|Friday, February 08|
|Wednesday, February 06|
|Tuesday, February 05|
|·|| Savage Capitalism or Socialism: A Conversation with Luis Britto Garcia |
|Sunday, February 03|
|·|| Canada vs. Venezuela: The Background Gets Even Murkier |
|Thursday, January 31|
|Monday, January 28|
|·|| The History - and Hypocrisy - of US Meddling in Venezuela |
|·|| Canada Is Complicit in Venezuela's US-Backed Coup D'état |
|Wednesday, September 26|
|·|| Why Israel Demolishes: Khan Al-Ahmar as Representation of Greater Genocide |
|Friday, September 21|
|·|| US Disregard for International Law Is a Menace to Latin America |
|Saturday, August 25|
|·|| How Long is the Shelf-Life of Damnable Racist Capitalist Lies? |
|Thursday, August 09|
|·|| Martial Law By Other Means: Corporate Strangulation of Dissent |
|Wednesday, August 08|
|·|| North Korea and The Washington Trap |
|·|| Venezuela Assassination Attempt: Maduro Survives but Journalism Doesn't |
|Sunday, May 20|
|·|| The British Royal Wedding, Feelgoodism and the Colonial Jumbie |
|Friday, May 04|
|Monday, April 09|
|·|| The Bayer-Monsanto Merger Is Bad News for the Planet |
|Tuesday, March 20|
|·|| Finally, Some Good News |
|Thursday, March 15|
|·|| Zimbabwe Open for Business, Code for International Finance Capitalism |
|Friday, January 12|
|·|| Shadow Armies: The Unseen, But Real US War In Africa |
|Wednesday, December 13|
|·|| The U.S. is Not a Democracy, It Never Was |
War and Terror: Fact and Myth|
Posted on Friday, October 25 @ 00:00:00 UTC
by Anthony Arnove Socialist Worker |
WHEN THE writer I.F. Stone used to speak to journalism students, he said that the most important thing to know about being a reporter could be summed up in two words: "Governments lie." Particularly when they want to sell a war.
The U.S. government has been at war with Iraq for more than a decade, and the lies have been piling up ever since. But Washington's war makers have kicked into high gear over the past few months--as George W. Bush and Co. try to sell us on another invasion of Iraq.
Here, Socialist Worker's Anthony Arnove, editor of the South End Press book Iraq Under Siege--newly republished in an updated edition--exposes a decade's worth of U.S. lies and propaganda.
Saddam Hussein is "gaining the power to threaten our cities with annihilation."
--New York Times columnist William Safire
In truth, Iraq has no nuclear capacity and is years away from having the ability to turn fissile nuclear material--even if this could somehow be obtained--into a weapon.
Iraq also lacks any long-range missiles. Even the CIA reports that "Iraq is unlikely to test before 2015 any [intercontinental ballistic missiles] that would threaten the United States, even if United Nations (UN) prohibitions were eliminated or significantly reduced in the next few years."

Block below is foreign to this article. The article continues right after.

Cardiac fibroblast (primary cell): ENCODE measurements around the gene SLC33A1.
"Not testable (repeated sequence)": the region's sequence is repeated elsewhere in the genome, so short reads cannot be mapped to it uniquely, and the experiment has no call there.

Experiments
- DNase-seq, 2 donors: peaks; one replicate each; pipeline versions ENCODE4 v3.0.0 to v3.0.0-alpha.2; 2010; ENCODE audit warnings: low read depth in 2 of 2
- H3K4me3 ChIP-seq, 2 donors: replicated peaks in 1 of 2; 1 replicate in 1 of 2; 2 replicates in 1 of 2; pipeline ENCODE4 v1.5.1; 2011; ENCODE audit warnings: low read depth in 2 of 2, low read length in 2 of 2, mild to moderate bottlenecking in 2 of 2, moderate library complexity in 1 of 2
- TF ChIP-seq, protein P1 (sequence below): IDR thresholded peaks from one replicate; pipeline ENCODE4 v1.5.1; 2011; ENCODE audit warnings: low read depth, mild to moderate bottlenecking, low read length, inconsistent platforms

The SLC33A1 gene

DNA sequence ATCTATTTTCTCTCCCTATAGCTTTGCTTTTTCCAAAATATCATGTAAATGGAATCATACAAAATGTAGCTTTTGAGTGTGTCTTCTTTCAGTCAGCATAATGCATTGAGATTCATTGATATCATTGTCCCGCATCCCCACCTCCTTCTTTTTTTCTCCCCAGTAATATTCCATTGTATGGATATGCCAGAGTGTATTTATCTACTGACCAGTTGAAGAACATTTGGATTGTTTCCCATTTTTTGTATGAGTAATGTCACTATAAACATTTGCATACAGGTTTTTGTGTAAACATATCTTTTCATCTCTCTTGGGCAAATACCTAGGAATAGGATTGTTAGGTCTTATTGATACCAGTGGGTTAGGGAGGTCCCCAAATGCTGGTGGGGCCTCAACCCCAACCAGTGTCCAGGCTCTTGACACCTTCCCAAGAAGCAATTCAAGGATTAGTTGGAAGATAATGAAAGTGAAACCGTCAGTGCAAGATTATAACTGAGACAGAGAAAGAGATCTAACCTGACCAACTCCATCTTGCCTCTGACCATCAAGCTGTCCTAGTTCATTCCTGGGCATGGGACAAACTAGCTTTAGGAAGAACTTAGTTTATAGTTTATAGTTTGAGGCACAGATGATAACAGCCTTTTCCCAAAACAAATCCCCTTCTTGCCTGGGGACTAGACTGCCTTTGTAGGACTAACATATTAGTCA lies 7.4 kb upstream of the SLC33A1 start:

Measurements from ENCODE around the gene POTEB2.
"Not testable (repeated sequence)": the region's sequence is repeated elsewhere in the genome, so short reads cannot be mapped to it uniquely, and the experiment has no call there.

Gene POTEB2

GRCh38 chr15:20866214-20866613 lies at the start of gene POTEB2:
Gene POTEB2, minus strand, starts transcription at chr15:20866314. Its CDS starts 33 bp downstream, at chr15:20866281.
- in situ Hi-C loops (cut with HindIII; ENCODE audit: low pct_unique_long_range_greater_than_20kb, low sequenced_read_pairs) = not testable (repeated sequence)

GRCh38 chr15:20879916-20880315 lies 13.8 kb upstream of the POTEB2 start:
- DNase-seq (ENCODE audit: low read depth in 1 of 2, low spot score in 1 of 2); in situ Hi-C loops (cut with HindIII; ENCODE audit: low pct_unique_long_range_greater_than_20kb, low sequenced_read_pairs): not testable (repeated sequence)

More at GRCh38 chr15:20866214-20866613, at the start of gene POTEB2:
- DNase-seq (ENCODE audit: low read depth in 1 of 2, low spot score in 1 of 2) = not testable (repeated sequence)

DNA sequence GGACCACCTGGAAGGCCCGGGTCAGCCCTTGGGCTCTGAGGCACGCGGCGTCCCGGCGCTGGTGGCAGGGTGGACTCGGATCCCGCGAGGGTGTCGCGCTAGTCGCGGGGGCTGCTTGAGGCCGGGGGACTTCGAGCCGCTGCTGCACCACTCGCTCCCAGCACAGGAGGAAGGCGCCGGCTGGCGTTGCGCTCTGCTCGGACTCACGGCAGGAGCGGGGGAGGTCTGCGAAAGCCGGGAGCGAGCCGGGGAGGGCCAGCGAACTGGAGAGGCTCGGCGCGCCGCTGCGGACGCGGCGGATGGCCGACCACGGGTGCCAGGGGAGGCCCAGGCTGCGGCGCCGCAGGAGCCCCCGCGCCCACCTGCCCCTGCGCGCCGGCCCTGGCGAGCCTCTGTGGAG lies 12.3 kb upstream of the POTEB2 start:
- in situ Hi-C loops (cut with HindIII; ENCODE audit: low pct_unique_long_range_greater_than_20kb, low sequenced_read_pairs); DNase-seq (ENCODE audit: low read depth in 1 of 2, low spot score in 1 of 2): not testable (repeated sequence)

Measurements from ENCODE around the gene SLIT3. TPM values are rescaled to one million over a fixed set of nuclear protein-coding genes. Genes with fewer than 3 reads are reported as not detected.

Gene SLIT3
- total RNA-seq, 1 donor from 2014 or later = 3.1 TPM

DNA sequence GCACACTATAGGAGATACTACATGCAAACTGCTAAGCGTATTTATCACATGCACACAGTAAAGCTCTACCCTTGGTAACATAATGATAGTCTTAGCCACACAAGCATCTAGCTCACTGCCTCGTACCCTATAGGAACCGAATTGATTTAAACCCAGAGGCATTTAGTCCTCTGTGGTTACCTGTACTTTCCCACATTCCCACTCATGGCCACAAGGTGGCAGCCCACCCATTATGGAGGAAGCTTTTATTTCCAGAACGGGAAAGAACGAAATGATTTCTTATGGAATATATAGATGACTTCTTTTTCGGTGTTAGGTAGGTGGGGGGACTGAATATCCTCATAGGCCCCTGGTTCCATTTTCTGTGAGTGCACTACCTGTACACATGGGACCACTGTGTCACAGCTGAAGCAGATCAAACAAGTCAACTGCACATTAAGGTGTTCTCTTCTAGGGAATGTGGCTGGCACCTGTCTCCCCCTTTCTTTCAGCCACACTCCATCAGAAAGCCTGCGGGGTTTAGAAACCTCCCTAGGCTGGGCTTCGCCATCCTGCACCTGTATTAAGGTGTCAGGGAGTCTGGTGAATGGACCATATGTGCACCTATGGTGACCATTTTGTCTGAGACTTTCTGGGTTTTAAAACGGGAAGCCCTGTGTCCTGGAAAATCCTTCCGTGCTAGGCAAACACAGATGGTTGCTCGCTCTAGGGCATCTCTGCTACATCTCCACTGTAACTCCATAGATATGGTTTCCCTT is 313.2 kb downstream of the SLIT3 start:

The threat of Iraq's weapons program is being wildly exaggerated by politicians and the media to scare people into supporting a new war on Iraq.
Saddam Hussein is "a man who loves to link up with al-Qaeda."
--George W. Bush
Bush is desperately trying to make a connection between Iraq and the September 11 attacks in the U.S.--though none exists. As Daniel Benjamin, who served on the National Security Council (NSC) from 1994 to 1999, wrote on September 30 in the New York Times, "Iraq and al-Qaeda are not obvious allies. In fact, they are natural enemies." An investigation by the NSC "found no evidence of a noteworthy relationship" between the two, Benjamin said. In fact, al-Qaeda militantly opposes the secular Iraqi government and Hussein's Ba'ath Party.
The Iraqi government could "deploy chemical or biological weapons within 45 minutes of an order to do so."
--British Prime Minister Tony Blair
This claim, from the so-called "Blair Dossier" on Iraq, is backed up by evidence about the history of Iraq's weapons programs. But there's very little evidence in the "dossier" about the Iraqi government's current capabilities--because, say experts, there are very few capabilities left.
For example, the dossier says that Iraq "could" threaten the Persian Gulf region "if" it acquires the missiles it would need--which "might" happen within five years. Former UN weapons inspector Scott Ritter, who led dozens of teams through Iraq between 1991 to 1998, says that the UN destroyed between 90 and 95 percent of Iraq's weapons of mass destruction and its ability to manufacture them.
Even more stunning is the hypocrisy of U.S. and British claims about Iraq's chemical and biological weapons. The reason that Washington knows so much about Saddam Hussein's germ weapons programs before the Gulf War is that Washington supplied the materials--"a veritable witch's brew," according to author William Blum, citing a 1994 Senate report.
"This is a regime that agreed to international inspections, then kicked out the inspectors."
--George W. Bush
UN weapons inspectors left Iraq in December 1998 in anticipation of the U.S. bombing of Iraq in December 1998--on Washington's orders. And, as the Washington Post reported on March 2, 1999, "United States intelligence services infiltrated agents and espionage equipment for three years into United Nations arms control teams in Iraq to eavesdrop on the Iraqi military." The information that the U.S. gathered was used to pick targets for the December 1998 bombing campaign.
Before the 1991 Gulf War, Iraq massed troops along the border with Saudi Arabia, threatening an invasion.
In September 1990--four months before the Gulf War started--the Pentagon claimed that between 250,000 and 400,000 Iraqi troops and more than 1,500 tanks were amassed on Iraq's border with Saudi Arabia. While USA Today and other papers reported the claim as fact, the St. Petersburg Times in Florida decided to look for the evidence.
The Times obtained commercial Soviet satellite images of the area--and found nothing. "It was a pretty serious fib," says Jean Heller, the reporter who broke the story. "That [buildup] was the whole justification for Bush sending troops in there, and it just didn't exist," Heller told the Christian Science Monitor.
Iraqi soldiers ripped Kuwaiti babies out of incubators when they invaded Kuwait in August 1990.
In October 1990, members of Congress listened to the powerful testimony of a 15-year-old Kuwaiti "refugee" named Nayirah. In tears, Nayirah described how she had witnessed Iraqi troops steal incubators from a hospital, leaving 312 babies "on the cold floor to die."
When the Senate voted to give support George Bush Sr.'s war--by a margin of only five votes--seven senators recounted Nayirah's story in justifying their "yes" vote. The president himself repeated the story several times.